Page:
The former deputy governor of the Central Bank of Nigeria, CBN, Mr. Tunde Lemo has challenged the Federal Government to proffer radical alternatives to its funding and expenditure profiles saying that the Port-Harcourt Refinery should be given out for free.
Speaking in an interview, Mr. Lemo said that one of the challenges of government was being fixated on its revenue generating and expenditure patterns.
“We must think of alternative means of funding and it is not as if there are no alternatives. We don’t look into all those expenditure plans of government, we take them as fixed when we should rather begin to look at which one we can postpone and all that,” Mr. Lemo said in an interview on Channels Television monitored by GreenWhiteGreen GWG.
Continuing, Lemo said:
Lemo in giving a radical example of how government could break free from fixated spending and revenue profiles cited the Port Harcourt refinery. “A good example is the refinery that we are going to refurbish. My take is that if this refinery was even given out free that Nigeria would save the enormous cost of the refurbishing because they have been doing turn around, but let’s ask the question how many barrels or how many liters of fuel has this refinery produced in the last five to ten years?”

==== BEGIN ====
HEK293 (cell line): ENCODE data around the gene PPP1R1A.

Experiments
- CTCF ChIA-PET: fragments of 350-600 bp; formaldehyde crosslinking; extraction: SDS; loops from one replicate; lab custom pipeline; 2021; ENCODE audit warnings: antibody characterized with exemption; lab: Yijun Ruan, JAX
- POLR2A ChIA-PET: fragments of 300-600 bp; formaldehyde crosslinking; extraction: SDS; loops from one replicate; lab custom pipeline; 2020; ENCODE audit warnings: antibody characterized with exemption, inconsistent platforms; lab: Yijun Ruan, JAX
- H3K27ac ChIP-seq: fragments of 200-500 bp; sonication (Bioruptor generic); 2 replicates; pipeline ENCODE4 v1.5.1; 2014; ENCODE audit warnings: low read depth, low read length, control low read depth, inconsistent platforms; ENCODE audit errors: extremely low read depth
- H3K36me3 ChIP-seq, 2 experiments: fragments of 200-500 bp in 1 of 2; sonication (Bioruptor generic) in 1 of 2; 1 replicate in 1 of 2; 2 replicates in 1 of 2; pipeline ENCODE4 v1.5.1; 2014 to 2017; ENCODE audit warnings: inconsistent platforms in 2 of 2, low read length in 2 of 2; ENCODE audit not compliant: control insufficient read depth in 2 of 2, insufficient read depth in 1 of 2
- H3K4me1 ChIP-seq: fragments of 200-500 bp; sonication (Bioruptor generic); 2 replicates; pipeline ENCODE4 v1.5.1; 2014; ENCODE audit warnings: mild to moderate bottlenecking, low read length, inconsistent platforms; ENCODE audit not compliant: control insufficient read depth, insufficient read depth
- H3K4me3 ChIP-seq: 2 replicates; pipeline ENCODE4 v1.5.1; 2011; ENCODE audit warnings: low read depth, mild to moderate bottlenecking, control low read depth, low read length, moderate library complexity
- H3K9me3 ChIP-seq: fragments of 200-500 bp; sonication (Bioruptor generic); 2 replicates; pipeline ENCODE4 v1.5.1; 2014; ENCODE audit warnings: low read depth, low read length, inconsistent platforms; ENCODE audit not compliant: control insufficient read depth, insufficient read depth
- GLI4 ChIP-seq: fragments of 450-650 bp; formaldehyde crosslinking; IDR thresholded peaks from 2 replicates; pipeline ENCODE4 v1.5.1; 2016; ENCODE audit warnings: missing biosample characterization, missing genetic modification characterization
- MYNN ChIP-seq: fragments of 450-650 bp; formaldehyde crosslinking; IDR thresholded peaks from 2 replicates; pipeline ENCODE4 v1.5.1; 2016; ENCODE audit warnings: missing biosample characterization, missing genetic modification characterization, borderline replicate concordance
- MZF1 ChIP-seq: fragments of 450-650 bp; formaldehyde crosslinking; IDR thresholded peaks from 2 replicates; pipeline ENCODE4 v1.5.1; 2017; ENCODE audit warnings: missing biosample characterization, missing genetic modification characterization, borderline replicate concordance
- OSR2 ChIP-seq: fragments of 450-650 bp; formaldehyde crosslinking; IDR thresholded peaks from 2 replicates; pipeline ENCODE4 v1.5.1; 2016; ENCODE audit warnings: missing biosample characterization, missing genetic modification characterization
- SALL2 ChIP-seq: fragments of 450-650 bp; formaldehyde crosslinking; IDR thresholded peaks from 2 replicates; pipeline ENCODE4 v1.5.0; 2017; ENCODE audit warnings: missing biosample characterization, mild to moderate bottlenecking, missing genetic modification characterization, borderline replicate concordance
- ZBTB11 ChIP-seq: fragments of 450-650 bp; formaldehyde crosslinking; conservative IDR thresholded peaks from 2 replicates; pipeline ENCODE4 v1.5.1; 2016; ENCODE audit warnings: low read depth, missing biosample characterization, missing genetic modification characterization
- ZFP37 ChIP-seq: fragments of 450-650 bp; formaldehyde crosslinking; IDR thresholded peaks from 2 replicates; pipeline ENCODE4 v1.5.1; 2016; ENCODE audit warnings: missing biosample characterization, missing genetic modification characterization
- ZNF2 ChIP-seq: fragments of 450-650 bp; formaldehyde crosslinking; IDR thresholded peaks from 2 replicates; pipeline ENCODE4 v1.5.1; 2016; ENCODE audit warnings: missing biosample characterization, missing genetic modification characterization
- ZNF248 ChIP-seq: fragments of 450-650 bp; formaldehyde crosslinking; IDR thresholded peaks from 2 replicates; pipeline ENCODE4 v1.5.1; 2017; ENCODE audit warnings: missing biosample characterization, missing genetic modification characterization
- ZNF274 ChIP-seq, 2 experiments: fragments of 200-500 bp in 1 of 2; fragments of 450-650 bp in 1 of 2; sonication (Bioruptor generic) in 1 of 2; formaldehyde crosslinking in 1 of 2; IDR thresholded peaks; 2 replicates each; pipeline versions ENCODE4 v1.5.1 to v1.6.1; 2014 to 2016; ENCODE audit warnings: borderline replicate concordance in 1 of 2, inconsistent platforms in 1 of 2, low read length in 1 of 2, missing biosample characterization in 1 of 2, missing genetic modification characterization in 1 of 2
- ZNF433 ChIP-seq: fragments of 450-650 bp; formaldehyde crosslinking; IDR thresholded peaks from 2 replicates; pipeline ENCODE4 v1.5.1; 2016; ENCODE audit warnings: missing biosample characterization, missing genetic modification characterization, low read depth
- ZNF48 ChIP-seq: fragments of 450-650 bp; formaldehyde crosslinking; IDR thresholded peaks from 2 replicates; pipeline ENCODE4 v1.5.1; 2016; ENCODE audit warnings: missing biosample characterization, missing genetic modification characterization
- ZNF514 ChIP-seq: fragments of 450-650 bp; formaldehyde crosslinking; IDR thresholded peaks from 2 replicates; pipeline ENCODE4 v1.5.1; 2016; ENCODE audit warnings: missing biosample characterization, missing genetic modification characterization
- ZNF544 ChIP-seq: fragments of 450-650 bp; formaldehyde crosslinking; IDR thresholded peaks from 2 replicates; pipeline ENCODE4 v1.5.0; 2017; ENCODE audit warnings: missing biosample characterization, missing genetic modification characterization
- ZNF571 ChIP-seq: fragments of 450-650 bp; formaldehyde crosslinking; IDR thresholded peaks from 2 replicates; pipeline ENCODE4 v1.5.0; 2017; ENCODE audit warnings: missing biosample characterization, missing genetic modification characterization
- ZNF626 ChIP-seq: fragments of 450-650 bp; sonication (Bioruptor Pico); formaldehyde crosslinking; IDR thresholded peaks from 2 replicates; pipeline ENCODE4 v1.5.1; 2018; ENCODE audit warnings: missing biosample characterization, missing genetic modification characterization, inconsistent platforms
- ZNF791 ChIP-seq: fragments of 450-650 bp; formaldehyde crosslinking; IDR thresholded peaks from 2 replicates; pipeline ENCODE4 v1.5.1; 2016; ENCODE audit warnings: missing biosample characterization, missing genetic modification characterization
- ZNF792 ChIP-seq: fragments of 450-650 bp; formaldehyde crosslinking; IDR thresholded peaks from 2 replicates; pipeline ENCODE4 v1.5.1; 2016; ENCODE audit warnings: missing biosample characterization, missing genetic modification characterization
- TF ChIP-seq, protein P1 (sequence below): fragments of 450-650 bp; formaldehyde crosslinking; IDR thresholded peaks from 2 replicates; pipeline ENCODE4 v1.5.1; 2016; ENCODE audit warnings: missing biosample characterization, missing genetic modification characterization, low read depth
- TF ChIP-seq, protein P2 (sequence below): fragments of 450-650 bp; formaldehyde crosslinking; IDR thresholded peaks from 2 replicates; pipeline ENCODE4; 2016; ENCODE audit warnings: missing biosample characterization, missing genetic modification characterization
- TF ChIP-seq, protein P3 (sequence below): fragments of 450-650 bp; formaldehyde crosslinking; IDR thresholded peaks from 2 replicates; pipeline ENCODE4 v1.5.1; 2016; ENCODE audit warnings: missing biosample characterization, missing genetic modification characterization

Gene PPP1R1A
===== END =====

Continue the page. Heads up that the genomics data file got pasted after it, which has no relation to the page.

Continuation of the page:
“And don’t forget that in the second half of next year that Dangote Refinery would come on stream and the capacity is more than that of all the refineries we have in Nigeria put together,” the former top CBN official said.
“So, then it would then happen that we would spend that much and then by the end of next year, the refineries would no longer be working because we have the Dangote Refinery that would produce at much better rate and the money would have gone down the drain,” Lemo submitted in making the case for the refinery to be given out for free.
“Why are we taking government expenditure as fixed? Why cant we shrink governance?” Lemo further asked following his radical proposal to give out the Port-Harcourt refinery for free.
Mr. Lemo started his career from Arthur Anderson & Co in 1985 and from 2000 to 2003 served as managing director of Wema Bank Plc. In 2003 he was appointed by President Olusegun Obasanjo as deputy governor of operations and director of the Central Bank of Nigeria—serving as its deputy governor of financial surveillance sector.
He is presently chairman of Titan Trust Bank and also of Flutterwave and sits on several corporate boards.